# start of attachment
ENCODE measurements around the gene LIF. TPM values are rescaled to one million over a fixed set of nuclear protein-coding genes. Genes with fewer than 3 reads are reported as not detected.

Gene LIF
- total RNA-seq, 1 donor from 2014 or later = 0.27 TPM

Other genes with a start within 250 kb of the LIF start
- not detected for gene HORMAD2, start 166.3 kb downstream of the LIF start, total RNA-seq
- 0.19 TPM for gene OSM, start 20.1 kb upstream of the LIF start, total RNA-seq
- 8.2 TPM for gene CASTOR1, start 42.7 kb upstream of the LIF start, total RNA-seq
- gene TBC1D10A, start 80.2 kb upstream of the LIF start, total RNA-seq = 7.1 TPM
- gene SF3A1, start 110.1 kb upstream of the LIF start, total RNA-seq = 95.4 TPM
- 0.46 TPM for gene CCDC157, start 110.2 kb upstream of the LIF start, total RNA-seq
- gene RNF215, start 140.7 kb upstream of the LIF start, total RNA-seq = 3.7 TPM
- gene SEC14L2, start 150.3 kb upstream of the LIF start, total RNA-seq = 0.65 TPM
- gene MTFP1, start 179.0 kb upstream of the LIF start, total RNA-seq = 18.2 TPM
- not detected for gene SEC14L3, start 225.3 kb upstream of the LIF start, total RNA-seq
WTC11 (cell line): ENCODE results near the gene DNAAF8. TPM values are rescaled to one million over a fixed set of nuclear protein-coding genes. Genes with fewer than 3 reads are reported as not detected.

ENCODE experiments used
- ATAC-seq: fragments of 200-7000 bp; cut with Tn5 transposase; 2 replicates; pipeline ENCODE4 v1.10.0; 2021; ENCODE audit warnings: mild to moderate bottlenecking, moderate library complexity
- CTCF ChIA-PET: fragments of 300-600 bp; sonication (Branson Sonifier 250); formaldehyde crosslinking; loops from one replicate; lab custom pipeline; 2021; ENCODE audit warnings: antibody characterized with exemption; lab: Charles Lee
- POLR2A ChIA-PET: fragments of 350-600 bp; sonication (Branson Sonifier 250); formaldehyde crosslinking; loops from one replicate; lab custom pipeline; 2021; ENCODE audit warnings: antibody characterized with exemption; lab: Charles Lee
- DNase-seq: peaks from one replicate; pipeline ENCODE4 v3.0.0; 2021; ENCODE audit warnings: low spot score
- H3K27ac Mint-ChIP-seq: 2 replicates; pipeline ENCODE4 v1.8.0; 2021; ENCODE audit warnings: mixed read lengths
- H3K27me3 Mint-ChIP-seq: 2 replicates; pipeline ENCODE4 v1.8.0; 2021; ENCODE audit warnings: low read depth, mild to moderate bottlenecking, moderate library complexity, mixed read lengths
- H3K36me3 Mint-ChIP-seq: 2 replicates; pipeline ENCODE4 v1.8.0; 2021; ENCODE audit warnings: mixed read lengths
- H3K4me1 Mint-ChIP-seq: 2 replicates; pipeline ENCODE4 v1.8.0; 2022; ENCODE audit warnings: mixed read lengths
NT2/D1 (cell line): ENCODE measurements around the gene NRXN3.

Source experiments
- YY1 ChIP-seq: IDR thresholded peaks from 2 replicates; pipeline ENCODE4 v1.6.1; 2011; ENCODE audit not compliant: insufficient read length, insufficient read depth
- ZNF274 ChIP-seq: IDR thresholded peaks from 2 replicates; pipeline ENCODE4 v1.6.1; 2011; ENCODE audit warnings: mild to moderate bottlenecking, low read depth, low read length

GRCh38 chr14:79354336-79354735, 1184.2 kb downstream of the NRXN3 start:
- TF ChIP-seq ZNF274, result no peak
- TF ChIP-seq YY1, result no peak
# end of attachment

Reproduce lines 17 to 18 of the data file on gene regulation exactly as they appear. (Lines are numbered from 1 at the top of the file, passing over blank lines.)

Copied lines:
- ATAC-seq: fragments of 200-7000 bp; cut with Tn5 transposase; 2 replicates; pipeline ENCODE4 v1.10.0; 2021; ENCODE audit warnings: mild to moderate bottlenecking, moderate library complexity
- CTCF ChIA-PET: fragments of 300-600 bp; sonication (Branson Sonifier 250); formaldehyde crosslinking; loops from one replicate; lab custom pipeline; 2021; ENCODE audit warnings: antibody characterized with exemption; lab: Charles Lee